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Living with untreated hearing loss affects far more than your ability to hear. Learn about the far-reaching consequences of leaving your hearing challenges untreated, and take action today by booking a complimentary hearing assessment.*

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  • 01-your-mental-sharpness-suffers
    1. Your mental sharpness may suffer

    When you have difficulty hearing what’s going on around you, your mental sharpness can suffer. This is due to a reduction of stimulation to the brain, which may impair its ability to process sound and recognize speech. That's why it's important to identify hearing loss early so it can be treated as soon as possible.

    How’s your hearing? Take our online hearing test to get an indication of how well you hear.

  • 02-your-risk-of-dementia-increases
    2. Your risk of dementia may increase

    Living with even a mild case of hearing loss can double your risk of developing dementia. The more severe the case, the greater the risk of cognitive decline. A moderate case of hearing loss, for example, triples your risk. With a severe case of hearing loss, you’re up to five times more likely to develop dementia. Want to read more information about the link between hearing loss and dementia? We even offer a downloadable article on addressing hearing loss and dementia.

    Dementia and hearing loss

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  • 03-your-memory-can-be-impaired
    3. Hearing loss may impact your memory

    Do you find it hard to remember what you’ve just heard? It can be difficult to comprehend and remember what’s being said when it’s a struggle to hear conversations or information in the first place. This is because the extra cognitive resources required to listen reduce the resources available for memory and comprehension.

  • 04-conversations-are-not-as-fun
    4. Conversations are not as fun

    As your hearing worsens, it becomes more challenging to follow everyday conversations. You may need to ask people to repeat themselves frequently, or sit closer to people so you can read their lips to understand. You may even nod and pretend to understand what is being said. Does this sound familiar? Jokes aren't as funny if you miss the punchline.

  • 05-your-social-life-may-suffer
    5. Your social life may suffer

    You may find it harder to keep in touch with your circle of friends when you have difficulty hearing.  It may be particularly noticeable in certain settings, such as larger gatherings or dinner parties. As a result, you may find yourself withdrawing from certain social events or declining invitations. In fact, research shows that seniors with untreated hearing loss are 20-24% less likely to participate in social activities.

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  • 06-you-may-feel-anxious
    6. You may feel anxious

    As your hearing worsens, you may find it difficult to decipher and locate sounds around you. This may lead you to feel more insecure about your surroundings. Have you been feeling less secure lately? Tinnitus is also linked to anxiety.7

  • 07-it-can-be-exhausting
    7. Communication can be exhausting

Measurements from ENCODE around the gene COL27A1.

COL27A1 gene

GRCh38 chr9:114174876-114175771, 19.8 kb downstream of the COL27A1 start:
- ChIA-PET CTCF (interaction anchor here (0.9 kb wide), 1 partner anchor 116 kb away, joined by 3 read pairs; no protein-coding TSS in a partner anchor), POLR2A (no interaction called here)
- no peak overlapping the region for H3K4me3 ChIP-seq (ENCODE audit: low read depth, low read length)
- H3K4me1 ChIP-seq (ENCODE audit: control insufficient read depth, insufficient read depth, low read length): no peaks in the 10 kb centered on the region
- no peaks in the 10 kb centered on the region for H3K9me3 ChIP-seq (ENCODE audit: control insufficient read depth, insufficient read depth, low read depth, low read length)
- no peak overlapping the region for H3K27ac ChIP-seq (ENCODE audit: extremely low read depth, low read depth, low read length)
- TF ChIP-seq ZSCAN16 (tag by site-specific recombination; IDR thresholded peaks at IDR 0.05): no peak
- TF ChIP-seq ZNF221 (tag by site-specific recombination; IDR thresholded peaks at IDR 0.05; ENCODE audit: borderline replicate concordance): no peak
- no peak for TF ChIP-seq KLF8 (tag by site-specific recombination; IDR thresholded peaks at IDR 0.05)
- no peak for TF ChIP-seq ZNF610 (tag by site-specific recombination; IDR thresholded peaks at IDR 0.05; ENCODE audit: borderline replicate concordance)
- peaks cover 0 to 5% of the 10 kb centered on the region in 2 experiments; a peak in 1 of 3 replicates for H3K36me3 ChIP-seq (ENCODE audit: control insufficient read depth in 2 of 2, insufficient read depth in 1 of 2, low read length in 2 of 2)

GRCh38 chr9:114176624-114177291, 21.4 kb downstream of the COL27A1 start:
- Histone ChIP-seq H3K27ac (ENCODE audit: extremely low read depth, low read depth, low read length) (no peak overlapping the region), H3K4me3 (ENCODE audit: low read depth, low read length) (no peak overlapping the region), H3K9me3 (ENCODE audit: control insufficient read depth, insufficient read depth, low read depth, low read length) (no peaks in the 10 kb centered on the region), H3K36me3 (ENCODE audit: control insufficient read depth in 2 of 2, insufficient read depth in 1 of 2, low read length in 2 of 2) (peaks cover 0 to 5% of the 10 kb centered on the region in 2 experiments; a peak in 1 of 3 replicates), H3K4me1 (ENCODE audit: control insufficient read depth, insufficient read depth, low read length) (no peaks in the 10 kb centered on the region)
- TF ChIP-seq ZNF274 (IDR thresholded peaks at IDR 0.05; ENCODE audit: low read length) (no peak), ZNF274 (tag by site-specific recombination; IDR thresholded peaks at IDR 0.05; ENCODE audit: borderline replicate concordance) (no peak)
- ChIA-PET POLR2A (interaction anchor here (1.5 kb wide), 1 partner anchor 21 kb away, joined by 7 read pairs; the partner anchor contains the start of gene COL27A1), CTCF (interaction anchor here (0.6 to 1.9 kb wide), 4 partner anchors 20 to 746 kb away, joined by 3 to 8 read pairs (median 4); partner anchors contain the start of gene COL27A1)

When it’s difficult to hear, communication can be exhausting. This is because you must dig deeper into your cognitive reserves to understand. This can be particularly taxing at social events, in restaurants or in crowds where you may need to concentrate even harder to decipher what people say to you.

  • 08-it-can-impact-your-income
    8. Hearing loss may impact your income

    According to a study by The Better Hearing Institute, untreated hearing loss can impact your earning potential. It can account for up to $30,000 in lost income annually,8 and can impact your performance at work. When you don't hear clearly, you risk missing key information in meetings or directives from supervisors.

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Sources:

1. Deal JA, Betz J, Yaffe K, et al, for the Health ABC Study Group. Hearing impairment and incident dementia and cognitive decline in older adults: the Health ABC Study J Gerontol A Biol Sci Med Sci 2016; published online April 12. DOI:10.1093/gerona/glw069. 66

2. Lin FR, Metter EJ, O’Brien RJ, Resnick SM, Zonderman AB, Ferrucci L. Hearing loss and incident dementia. Arch Neurol 2011; 68: 214–20. 67

3. Gallacher J, Ilubaera V, Ben-Shlomo Y, et al. Auditory threshold, phonologic demand, and incident dementia. Neurology 2012; 79: 1583–90.

4. Pichora-Fuller MK. (2008a) quoted in Convention News, “Celebrating 20 Years, AAA is Hear to Stay” from: Advance for Speech-Language Pathologists and Audiologists. By Jason Mosheim, speech-languagepathology-audiology.advance.web.com/editorial.

5. The National Council on Aging, The Consequences of Untreated Hearing Loss in Older Persons, May 1999. https://www.ncoa.org/wp-content/uploads/NCOA-Study-1999.pdf

6. Beck DL, Clark, JL. Audition matters more as cognition declines and cognition matters more as audition declines. Audiology To-day. 2009;(3):48-59.

7. Packer, Lisa. "Research shows severity of tinnitus is related to emotional processing." Healthy Hearing. Accessed April 16, 2019.

8. Jung D, Bhattacharyya N. Association of hearing loss with decreased employment and income among adults in the United States. Ann Otol Rhinol Laryngol. 2012;121(12):771–775. [PubMed]